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Title: Using atomic force microscopy to analyse the geomechanical properties of organic rich rocks
Authors: Fender, Thomas David
Issue Date: 2021
Publisher: Newcastle University
Abstract: Climate change will have a major impact on society in the 21st century and beyond, unless the right measures are taken in the next decade. These measures require a drastic decrease in carbon dioxide emissions to reduce the concentrations of CO2 in the atmosphere most likely through sequestration into geologic formations. Organic matter has a key role in two major types of carbon sequestration play; as a key component of a shale seal in many conventional reservoirs, and comprising the majority of coal reservoirs. As such recent research has focused on the mechanical properties of this organic component, with the Atomic Force Microscope and Nanoindentation used to measure Young’s modulus at the nanoscale. This research is expand upon by investigating the trends in organic matter Young’s modulus within marine shales, and compare an immature marine shale (Tarfaya) to a lacustrine equivalent (Green River) using the AFM. The results of this study indicate that there is a clear trend of marine shales exhibiting a bimodal distribution in modulus, with a soft phase centered around 5-9GPa and a stiffer phase centered around 18-24GPa. 13C NMR spectroscopy indicates that the increase in stiffness is tied to an increase in aromatic carbon, which could indicate increases in modulus across all organic matter with maturity. Here AFM is used on a suite of coal macerals from different depositional environments and maturities to assess if there are common trends. The results of this highlight that the modulus distribution of coal macerals is generally unimodal, and softer than that in shales, with all modal values <10GPa. There is however, a similar trend in terms of a stiffening with maturity, with all macerals stiffer in the mature Northumberland Coal than in the immature cannel or paper coals. Thermal modelling suggests that differential strain is more likely in immature coals, where there is a greater difference moduli of liptinite and inertinite macerals. This problem is reduced in the mature coal, with little difference between the maceral moduli, suggesting that deeper mature coal seams are better targets for CCUS than shallower less mature seams. Machine learning can be used to maximise already collected data by making inferences on samples where information is limited, using the trends from a larger dataset. Here the first attempt at using machine learning on SEM, EDX and AFM data is documented, using data collected from the Eagle Ford and Green River shales, with the goal of making mineralogic and geomechanical predictions. A variety of supervised and unsupervised machine learning methods were used, including; Multi-Layer Perceptron, KNN and Random Forest. The accuracies of these models on the test/training data is generally above 85%, and in the case of the KNN and Random Forest above 95%. However, when the model are used on an unrelated dataset, the accuracy decreases significantly. This research indicates that if machine learning is to be used, the training dataset and model should be selected with the end result in mind, whilst acquiring the datasets using a similar technique to a similar quality.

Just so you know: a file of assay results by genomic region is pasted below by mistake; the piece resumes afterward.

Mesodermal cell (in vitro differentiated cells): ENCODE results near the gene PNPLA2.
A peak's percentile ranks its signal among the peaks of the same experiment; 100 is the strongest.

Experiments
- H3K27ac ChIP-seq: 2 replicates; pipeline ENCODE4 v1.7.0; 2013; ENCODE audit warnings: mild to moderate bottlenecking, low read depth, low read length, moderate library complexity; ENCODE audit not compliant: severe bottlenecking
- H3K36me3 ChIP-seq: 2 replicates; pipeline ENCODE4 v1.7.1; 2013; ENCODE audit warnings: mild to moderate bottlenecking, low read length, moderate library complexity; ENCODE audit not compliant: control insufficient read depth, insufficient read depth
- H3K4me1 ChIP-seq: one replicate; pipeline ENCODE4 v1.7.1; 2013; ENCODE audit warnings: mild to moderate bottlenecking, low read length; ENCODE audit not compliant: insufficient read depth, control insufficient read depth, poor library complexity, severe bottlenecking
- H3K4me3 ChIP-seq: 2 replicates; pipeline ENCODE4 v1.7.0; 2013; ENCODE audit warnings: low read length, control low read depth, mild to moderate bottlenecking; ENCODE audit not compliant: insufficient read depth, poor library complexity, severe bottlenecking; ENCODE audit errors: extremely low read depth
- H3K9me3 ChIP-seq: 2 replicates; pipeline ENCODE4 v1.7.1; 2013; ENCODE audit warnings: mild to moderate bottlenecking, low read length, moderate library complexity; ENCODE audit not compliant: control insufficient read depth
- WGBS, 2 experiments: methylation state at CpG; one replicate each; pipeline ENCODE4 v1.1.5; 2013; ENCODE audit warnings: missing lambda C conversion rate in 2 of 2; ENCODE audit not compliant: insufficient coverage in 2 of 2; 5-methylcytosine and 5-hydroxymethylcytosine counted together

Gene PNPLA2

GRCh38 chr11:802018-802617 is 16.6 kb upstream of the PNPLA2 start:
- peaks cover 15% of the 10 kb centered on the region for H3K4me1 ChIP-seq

Description: PhD Thesis
Appears in Collections:School of Natural and Environmental Sciences

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